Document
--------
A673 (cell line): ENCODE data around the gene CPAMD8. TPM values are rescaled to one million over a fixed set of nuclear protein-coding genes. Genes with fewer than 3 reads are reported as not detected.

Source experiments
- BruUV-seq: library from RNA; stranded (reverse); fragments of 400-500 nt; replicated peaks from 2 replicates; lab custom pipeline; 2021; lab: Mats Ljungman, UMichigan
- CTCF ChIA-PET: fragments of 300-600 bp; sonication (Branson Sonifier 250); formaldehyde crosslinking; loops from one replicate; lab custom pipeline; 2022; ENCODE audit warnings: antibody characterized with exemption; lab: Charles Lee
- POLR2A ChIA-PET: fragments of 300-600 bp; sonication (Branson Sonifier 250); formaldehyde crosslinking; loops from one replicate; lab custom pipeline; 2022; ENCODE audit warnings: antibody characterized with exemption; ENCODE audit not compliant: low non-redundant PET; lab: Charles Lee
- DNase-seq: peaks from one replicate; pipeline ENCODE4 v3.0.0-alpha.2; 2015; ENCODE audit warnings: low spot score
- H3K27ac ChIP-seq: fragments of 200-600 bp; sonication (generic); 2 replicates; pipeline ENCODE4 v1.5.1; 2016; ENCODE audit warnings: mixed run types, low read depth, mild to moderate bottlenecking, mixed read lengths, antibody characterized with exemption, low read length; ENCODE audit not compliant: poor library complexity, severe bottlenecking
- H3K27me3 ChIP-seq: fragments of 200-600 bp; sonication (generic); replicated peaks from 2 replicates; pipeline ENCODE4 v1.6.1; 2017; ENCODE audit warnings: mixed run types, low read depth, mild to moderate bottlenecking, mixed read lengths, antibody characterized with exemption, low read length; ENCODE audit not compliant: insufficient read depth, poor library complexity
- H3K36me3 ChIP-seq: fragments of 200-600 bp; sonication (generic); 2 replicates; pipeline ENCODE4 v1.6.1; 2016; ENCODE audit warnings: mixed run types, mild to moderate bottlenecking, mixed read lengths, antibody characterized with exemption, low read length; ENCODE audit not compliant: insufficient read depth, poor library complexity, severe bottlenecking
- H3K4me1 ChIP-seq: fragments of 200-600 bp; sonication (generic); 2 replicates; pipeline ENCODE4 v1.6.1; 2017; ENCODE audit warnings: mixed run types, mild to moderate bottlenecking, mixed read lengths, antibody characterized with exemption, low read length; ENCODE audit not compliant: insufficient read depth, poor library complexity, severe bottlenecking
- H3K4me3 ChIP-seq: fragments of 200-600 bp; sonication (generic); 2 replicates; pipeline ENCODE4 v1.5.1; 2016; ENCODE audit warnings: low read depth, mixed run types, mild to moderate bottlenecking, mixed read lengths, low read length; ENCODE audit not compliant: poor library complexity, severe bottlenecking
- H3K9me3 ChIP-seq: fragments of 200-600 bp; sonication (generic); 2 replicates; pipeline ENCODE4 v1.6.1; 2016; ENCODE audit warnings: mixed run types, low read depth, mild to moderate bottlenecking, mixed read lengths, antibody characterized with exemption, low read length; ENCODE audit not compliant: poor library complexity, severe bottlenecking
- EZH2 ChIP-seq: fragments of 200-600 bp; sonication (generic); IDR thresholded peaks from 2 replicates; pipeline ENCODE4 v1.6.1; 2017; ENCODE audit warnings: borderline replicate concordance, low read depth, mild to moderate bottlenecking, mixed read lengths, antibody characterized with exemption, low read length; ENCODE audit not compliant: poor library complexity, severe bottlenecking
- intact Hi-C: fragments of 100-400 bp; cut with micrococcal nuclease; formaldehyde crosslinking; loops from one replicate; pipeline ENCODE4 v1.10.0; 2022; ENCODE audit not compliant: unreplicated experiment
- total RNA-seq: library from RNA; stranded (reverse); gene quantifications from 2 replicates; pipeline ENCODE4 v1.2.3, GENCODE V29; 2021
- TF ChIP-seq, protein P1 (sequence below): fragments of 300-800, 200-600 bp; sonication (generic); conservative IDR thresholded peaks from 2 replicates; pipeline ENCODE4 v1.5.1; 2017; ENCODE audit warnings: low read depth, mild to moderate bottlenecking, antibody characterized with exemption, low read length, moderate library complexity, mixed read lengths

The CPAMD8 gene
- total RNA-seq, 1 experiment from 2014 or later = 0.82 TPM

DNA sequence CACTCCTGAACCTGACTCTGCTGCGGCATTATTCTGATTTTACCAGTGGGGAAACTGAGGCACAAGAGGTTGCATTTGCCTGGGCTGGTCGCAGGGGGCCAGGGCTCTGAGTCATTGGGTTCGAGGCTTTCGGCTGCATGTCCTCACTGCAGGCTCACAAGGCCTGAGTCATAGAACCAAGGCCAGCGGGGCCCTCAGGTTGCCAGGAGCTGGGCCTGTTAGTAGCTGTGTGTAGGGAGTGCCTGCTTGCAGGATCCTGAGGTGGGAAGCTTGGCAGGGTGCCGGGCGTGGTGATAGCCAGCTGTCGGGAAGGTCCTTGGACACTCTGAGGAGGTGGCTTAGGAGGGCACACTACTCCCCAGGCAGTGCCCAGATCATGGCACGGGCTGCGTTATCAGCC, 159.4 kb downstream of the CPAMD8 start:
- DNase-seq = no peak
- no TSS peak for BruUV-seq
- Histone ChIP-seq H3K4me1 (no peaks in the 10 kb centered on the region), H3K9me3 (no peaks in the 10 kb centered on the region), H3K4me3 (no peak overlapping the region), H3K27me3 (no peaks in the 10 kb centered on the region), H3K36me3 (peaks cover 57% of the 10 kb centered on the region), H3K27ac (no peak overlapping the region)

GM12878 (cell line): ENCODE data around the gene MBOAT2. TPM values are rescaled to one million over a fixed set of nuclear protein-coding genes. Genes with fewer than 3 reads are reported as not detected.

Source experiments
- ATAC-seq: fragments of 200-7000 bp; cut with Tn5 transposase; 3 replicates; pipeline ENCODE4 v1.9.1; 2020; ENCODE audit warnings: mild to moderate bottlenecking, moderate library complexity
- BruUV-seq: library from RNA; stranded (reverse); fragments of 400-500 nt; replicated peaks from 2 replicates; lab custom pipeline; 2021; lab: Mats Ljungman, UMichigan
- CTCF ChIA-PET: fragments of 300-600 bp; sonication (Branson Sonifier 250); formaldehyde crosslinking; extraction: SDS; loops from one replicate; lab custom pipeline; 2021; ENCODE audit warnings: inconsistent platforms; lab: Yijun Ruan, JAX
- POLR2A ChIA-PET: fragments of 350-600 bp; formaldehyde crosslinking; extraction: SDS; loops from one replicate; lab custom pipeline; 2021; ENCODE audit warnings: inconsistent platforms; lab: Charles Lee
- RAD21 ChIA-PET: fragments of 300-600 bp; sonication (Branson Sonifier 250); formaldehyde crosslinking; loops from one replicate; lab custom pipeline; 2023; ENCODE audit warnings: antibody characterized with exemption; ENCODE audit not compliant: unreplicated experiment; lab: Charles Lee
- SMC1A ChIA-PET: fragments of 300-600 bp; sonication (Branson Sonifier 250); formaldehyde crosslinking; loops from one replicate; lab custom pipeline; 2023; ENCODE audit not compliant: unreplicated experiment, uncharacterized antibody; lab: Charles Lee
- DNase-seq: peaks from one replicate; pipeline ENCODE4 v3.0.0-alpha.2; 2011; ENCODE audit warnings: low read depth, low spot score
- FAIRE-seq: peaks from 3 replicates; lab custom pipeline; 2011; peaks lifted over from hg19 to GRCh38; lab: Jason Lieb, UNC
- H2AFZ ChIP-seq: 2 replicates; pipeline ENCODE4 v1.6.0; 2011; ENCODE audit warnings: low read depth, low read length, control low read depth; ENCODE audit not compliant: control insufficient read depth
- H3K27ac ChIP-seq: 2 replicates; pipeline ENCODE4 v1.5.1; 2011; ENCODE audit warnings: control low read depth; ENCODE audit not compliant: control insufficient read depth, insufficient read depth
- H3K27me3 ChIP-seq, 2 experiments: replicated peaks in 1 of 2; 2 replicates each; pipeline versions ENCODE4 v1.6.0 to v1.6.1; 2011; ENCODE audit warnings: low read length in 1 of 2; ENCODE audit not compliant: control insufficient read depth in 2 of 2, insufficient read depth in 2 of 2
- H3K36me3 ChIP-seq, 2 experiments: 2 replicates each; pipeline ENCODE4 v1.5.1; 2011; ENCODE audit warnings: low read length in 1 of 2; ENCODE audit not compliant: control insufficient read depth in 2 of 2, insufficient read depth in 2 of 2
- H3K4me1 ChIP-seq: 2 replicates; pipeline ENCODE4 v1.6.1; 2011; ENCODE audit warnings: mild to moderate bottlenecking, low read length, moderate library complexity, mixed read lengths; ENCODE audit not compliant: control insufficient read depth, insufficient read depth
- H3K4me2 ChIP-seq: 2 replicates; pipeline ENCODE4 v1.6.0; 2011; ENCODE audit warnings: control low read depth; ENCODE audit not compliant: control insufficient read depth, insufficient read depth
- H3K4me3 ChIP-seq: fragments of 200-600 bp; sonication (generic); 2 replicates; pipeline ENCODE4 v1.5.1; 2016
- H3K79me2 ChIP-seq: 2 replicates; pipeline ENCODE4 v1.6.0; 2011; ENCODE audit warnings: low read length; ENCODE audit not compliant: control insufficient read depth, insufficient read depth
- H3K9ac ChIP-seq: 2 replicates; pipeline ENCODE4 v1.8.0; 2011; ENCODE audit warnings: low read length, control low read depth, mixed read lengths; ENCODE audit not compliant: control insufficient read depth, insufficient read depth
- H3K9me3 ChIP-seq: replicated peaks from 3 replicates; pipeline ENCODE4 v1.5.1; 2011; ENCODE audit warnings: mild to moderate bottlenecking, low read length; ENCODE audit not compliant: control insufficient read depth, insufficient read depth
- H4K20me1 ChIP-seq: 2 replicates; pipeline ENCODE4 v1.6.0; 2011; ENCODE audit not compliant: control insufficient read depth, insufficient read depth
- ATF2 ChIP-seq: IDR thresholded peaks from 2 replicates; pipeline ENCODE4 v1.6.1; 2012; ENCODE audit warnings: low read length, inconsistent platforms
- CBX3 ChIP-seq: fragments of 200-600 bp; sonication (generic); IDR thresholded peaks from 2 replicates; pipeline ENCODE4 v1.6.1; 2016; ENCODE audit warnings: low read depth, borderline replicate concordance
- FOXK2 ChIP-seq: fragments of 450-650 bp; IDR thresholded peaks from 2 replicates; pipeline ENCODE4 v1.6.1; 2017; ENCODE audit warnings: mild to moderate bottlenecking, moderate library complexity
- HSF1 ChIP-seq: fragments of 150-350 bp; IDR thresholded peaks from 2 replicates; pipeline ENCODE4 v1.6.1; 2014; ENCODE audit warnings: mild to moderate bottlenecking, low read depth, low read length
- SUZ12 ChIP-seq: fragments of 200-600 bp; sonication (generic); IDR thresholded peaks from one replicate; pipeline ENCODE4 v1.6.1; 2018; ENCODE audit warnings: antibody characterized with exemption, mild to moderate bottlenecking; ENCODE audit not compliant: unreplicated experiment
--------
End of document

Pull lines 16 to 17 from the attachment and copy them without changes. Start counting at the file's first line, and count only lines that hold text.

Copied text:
- TF ChIP-seq, protein P1 (sequence below): fragments of 300-800, 200-600 bp; sonication (generic); conservative IDR thresholded peaks from 2 replicates; pipeline ENCODE4 v1.5.1; 2017; ENCODE audit warnings: low read depth, mild to moderate bottlenecking, antibody characterized with exemption, low read length, moderate library complexity, mixed read lengths

The CPAMD8 gene